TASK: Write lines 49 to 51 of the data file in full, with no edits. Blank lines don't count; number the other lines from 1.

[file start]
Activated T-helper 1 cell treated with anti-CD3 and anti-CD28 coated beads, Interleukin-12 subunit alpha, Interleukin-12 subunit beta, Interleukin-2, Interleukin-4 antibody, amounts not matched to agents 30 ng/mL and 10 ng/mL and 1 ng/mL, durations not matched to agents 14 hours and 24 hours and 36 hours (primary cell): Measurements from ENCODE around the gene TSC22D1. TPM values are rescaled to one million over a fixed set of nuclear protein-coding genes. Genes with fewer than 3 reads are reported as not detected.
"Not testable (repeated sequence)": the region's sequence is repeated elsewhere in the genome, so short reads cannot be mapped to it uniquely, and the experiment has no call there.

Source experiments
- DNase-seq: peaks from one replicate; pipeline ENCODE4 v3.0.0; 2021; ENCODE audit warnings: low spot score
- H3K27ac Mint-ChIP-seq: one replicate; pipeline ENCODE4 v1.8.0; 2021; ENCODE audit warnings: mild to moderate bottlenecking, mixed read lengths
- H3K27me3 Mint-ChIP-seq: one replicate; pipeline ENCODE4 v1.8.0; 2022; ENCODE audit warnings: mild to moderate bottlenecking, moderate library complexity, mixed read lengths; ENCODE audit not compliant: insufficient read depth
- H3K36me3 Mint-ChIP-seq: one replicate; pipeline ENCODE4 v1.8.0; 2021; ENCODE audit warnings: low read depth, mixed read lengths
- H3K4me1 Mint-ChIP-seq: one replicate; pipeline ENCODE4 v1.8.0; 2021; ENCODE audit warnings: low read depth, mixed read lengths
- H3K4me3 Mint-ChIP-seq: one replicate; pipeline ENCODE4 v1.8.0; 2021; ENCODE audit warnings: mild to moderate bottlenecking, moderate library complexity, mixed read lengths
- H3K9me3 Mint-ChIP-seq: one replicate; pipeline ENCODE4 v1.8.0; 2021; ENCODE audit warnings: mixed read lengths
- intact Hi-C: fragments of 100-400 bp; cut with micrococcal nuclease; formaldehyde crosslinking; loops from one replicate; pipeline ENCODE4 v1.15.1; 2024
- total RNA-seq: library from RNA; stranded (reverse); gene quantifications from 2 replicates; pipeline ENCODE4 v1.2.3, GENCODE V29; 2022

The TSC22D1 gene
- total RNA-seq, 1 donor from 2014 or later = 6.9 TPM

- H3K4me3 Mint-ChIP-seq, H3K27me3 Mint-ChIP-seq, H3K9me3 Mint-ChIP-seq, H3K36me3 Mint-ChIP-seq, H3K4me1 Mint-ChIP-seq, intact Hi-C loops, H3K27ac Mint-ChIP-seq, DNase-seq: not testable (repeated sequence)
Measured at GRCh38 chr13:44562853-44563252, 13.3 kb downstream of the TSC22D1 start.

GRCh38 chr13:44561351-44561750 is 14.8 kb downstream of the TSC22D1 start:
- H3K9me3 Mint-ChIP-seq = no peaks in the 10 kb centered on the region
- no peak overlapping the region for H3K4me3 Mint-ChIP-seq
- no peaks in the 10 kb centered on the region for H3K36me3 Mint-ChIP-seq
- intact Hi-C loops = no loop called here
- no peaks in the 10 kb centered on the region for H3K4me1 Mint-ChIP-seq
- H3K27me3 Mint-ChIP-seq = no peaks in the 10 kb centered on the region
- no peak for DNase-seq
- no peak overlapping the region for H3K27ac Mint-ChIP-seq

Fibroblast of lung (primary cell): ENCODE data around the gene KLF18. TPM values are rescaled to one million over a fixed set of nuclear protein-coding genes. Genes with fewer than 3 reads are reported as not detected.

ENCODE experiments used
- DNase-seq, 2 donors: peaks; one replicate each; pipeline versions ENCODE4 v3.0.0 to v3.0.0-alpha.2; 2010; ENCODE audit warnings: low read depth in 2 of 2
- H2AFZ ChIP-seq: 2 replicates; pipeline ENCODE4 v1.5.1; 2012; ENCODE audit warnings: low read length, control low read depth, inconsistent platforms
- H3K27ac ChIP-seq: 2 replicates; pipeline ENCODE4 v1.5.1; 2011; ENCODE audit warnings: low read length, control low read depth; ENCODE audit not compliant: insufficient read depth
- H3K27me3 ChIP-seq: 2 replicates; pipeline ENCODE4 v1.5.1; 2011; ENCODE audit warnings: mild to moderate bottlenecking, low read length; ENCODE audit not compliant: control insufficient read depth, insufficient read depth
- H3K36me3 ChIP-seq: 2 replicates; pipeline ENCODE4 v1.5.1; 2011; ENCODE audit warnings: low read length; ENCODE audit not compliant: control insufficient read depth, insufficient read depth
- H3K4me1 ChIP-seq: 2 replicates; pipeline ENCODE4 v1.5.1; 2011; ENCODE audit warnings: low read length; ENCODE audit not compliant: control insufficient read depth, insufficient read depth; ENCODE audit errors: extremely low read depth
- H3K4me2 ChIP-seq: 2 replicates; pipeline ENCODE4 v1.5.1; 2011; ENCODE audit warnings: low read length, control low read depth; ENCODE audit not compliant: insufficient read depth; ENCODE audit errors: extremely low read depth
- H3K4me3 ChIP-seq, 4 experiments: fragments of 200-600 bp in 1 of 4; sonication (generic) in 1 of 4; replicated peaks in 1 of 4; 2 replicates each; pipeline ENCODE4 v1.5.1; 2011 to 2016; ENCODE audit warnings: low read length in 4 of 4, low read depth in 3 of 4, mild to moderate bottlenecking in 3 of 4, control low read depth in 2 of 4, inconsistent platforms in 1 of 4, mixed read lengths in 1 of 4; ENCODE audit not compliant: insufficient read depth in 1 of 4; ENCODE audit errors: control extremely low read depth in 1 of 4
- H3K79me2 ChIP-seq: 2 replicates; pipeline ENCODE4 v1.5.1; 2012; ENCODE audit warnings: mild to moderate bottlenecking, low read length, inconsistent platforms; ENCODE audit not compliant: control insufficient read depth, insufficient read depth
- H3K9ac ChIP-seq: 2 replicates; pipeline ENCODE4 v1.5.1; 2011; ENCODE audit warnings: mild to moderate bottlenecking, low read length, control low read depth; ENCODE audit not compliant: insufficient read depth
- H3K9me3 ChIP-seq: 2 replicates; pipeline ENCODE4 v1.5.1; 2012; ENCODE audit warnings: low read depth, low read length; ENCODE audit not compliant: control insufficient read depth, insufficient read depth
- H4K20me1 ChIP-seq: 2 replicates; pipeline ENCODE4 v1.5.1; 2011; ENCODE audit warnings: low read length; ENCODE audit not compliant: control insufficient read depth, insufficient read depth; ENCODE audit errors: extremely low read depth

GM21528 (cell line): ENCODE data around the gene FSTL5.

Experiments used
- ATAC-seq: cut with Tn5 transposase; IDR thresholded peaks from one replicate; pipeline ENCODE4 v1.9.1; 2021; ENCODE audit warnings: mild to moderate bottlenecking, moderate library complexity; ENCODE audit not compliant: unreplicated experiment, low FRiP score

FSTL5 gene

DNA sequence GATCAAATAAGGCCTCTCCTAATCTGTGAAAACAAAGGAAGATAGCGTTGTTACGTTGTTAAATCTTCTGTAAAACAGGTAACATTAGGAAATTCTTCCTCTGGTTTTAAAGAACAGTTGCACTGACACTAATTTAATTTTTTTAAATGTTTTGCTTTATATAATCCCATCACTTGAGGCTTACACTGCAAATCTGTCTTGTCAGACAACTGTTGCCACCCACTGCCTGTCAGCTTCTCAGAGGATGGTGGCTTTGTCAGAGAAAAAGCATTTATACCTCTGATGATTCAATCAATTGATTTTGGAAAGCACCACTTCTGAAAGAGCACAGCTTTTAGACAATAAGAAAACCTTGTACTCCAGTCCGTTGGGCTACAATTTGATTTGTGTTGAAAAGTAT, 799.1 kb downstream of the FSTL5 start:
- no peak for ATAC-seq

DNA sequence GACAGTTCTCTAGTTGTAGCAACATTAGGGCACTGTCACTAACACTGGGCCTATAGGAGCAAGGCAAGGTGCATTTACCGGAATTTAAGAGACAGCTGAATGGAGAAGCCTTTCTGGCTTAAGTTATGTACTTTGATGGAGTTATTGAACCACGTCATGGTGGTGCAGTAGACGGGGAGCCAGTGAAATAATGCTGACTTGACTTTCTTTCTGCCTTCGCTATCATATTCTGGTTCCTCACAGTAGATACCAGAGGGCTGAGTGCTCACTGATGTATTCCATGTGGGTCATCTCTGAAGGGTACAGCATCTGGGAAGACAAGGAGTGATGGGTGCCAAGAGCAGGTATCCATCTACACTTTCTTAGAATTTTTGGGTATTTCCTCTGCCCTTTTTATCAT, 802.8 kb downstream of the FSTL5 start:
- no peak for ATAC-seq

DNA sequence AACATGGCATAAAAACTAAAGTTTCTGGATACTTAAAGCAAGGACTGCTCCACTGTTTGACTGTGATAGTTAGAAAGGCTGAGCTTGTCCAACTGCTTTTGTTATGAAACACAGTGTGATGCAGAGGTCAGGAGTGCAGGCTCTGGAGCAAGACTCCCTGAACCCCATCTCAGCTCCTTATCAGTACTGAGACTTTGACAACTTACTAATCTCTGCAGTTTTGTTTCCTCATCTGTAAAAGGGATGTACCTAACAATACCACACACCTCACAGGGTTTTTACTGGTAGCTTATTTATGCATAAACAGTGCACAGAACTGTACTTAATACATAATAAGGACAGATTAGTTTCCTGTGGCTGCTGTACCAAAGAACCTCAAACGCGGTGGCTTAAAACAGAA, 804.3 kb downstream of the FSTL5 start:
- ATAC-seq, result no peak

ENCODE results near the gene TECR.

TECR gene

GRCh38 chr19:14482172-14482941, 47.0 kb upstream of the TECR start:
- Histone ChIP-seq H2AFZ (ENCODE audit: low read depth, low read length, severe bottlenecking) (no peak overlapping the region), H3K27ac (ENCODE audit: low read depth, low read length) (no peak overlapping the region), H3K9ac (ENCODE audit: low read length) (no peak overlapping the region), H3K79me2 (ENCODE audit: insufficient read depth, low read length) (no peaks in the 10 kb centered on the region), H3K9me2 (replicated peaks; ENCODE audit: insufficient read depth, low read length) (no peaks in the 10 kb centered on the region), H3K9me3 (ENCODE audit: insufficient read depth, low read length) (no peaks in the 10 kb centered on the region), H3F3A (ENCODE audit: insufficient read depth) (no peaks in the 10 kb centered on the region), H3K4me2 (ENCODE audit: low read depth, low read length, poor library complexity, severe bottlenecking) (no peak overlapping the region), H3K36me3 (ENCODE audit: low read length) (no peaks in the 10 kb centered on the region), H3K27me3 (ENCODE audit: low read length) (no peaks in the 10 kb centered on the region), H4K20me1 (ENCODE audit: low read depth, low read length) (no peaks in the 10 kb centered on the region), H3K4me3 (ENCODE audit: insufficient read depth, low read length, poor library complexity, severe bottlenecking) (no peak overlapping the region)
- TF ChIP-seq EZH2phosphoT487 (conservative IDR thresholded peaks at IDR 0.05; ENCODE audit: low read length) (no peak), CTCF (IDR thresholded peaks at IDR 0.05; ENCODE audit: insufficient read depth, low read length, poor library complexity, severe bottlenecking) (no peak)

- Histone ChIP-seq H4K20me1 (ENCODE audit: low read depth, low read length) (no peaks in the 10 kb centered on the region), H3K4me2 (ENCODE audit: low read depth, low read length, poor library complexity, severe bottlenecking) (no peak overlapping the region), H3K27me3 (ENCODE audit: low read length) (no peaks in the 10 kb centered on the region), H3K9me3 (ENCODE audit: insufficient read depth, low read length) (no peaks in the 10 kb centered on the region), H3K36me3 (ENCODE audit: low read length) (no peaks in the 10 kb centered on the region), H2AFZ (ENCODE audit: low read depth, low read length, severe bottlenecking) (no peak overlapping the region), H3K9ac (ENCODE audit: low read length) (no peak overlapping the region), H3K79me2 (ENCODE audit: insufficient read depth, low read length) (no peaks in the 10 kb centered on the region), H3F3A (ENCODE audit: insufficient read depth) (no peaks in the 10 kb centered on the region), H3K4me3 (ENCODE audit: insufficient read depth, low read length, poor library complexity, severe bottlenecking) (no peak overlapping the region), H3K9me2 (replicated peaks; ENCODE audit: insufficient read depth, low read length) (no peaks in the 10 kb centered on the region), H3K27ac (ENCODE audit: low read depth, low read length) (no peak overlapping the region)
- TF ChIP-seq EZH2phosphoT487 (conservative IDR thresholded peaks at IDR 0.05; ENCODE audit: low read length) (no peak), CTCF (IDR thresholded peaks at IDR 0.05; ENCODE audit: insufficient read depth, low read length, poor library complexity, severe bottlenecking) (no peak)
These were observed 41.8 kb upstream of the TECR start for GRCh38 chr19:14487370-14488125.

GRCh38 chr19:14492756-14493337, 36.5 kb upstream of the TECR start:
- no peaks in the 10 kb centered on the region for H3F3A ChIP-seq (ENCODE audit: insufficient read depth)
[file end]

- ATAC-seq, result no peak

ENCODE results near the gene TECR.

TECR gene